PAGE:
Back in week two, @Lord_Sugar was busy handling fallout from his tweet comparing Senegal’s players to “beach-sellers”. His efforts came in two phases: 1) Before taking PR advice – “It’s meant to be funny for god sake”, “I cant see what I have to apologise for; you are OTT; its a bloody joke” – and 2) After taking PR advice: “I deleted the tweet. I am very sorry.” 14) Animals shouldn’t tip football results
It ends badly for them. Rabio the octopus was sold and eaten despite correctly tipping all Japan’s group games, Beijing cat White Spot was found dead after getting seven out of 10 matches right; and Britain’s Marcus the pig called England’s quarter-final wrong and ended up being bullied off social media. One fan wrote: “What a f*****g liar Marcus the pig turned out to be, snake. 15) Enthusiasm is infectious
16) There’s no team as decent as Japan Ally McCoist had some “ wonderful, wonderful breakfasts ”. His best co-commentary: “Kazan has come a long way since it fell to Ivan the Terrible in 1552. It’s unbelievable, Jon. If you put me in a corner and nailed me, it’s probably my favourite place on the trip so far, Kazan. Just some stunning, stunning, architecture, Jon, I’ve got to tell you.”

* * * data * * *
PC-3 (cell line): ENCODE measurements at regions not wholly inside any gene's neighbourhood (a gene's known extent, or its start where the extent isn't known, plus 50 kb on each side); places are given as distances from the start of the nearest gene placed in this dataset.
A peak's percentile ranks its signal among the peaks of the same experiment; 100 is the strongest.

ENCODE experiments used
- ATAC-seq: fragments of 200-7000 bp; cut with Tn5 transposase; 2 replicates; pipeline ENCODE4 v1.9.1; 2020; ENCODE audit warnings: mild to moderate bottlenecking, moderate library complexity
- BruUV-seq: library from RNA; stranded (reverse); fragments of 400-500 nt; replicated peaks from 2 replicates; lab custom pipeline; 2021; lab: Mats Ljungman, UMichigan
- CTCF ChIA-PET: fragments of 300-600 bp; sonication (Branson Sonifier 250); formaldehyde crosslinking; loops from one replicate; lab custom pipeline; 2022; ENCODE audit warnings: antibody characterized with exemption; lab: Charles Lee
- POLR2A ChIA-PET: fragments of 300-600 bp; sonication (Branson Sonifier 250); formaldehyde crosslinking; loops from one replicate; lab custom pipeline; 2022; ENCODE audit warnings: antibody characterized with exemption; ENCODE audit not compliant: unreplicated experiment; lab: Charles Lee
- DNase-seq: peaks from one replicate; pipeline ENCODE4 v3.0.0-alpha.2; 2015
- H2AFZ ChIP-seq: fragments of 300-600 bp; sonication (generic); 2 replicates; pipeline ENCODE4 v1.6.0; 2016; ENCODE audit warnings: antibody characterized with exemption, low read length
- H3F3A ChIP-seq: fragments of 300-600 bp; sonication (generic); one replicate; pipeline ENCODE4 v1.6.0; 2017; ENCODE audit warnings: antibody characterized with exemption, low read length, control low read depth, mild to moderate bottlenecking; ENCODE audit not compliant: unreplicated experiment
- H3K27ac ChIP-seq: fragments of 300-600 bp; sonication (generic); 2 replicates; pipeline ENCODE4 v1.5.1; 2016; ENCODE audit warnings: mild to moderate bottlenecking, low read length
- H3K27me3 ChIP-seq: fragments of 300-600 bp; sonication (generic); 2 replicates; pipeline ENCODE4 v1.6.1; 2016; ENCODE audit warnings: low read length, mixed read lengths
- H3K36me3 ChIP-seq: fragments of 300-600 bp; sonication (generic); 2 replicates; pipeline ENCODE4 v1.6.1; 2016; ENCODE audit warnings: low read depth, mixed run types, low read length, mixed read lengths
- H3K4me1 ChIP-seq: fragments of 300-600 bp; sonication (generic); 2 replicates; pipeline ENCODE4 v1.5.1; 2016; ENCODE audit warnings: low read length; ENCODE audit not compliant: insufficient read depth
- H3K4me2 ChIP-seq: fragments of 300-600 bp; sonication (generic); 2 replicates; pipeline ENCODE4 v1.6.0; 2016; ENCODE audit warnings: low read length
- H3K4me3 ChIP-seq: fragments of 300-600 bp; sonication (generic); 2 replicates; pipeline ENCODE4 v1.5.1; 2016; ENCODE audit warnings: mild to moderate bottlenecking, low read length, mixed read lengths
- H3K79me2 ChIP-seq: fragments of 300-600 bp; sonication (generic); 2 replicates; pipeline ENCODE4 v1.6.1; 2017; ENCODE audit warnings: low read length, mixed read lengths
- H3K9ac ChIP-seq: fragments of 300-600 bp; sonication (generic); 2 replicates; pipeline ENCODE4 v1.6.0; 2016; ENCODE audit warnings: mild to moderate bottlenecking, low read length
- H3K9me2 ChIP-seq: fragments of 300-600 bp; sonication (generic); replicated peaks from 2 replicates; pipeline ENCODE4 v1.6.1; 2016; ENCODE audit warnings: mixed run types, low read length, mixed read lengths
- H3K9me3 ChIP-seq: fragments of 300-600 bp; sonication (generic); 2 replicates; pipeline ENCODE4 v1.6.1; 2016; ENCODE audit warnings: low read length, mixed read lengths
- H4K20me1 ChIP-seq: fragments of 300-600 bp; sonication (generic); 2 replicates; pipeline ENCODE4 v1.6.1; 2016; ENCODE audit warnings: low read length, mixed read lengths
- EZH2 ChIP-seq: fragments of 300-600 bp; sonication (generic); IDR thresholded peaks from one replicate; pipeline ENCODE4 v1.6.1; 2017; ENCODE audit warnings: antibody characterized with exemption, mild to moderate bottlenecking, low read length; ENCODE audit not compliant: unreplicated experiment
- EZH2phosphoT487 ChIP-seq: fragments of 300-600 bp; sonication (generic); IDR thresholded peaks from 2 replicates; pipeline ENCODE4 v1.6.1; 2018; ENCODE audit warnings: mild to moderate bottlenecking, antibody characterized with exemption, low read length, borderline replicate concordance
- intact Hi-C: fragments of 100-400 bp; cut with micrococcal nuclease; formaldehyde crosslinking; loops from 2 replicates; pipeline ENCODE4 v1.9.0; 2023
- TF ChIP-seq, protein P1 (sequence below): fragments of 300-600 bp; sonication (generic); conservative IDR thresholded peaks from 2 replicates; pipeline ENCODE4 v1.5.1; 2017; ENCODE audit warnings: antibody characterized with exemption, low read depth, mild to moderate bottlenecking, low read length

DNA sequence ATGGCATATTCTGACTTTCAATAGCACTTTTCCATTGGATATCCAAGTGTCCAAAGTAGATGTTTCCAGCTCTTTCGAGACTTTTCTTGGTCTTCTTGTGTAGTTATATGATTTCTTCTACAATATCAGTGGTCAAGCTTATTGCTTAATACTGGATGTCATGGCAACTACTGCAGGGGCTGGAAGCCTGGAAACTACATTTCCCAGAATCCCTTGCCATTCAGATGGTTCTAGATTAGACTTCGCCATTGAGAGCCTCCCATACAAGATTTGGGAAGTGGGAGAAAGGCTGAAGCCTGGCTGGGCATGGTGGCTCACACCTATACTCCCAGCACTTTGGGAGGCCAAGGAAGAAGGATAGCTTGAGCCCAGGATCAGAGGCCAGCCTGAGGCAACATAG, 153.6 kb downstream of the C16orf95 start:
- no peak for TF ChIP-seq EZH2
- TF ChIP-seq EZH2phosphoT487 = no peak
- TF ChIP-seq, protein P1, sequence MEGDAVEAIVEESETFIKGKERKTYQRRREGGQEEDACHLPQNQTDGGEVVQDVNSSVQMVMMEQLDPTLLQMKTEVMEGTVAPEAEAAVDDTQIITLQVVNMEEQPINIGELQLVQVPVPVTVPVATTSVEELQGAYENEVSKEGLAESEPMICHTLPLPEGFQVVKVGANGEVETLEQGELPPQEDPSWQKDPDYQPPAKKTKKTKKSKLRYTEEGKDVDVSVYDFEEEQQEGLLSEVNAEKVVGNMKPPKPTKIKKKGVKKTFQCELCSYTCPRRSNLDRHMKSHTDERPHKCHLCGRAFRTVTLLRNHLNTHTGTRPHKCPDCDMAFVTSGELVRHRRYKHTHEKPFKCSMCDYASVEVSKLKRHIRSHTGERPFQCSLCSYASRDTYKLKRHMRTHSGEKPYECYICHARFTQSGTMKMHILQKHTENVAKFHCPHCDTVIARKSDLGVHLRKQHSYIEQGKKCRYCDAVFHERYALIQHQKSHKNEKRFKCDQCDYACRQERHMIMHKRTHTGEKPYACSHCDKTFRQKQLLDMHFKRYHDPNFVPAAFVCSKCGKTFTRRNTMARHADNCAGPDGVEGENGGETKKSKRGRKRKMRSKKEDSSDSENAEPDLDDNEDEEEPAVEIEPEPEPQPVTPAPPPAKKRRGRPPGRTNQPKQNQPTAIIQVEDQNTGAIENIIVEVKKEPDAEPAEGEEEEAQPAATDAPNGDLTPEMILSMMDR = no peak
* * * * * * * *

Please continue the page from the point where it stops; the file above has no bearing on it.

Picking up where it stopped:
A 3-2 defeat in the 94th-minute of their last-16 game left Japan’s players in tears. They then went back to their changing room, showered and changed, tided up, removed the rubbish and left a note for ground staff reading “thank you” in Russian. The fans did the same to their stand.
17) And it’s not always about winning
When their anthem was played in Nizhny Novgorod before their first ever World Cup game, Panama’s studio pundits cried and held each other. When Felipe Baloy then scored their first World Cup goal to make it 1-6 against England, their commentator went to pieces. “My country has scored!” he sobbed . “GOAAAAAAALLL for Panama! The first ever for my country!”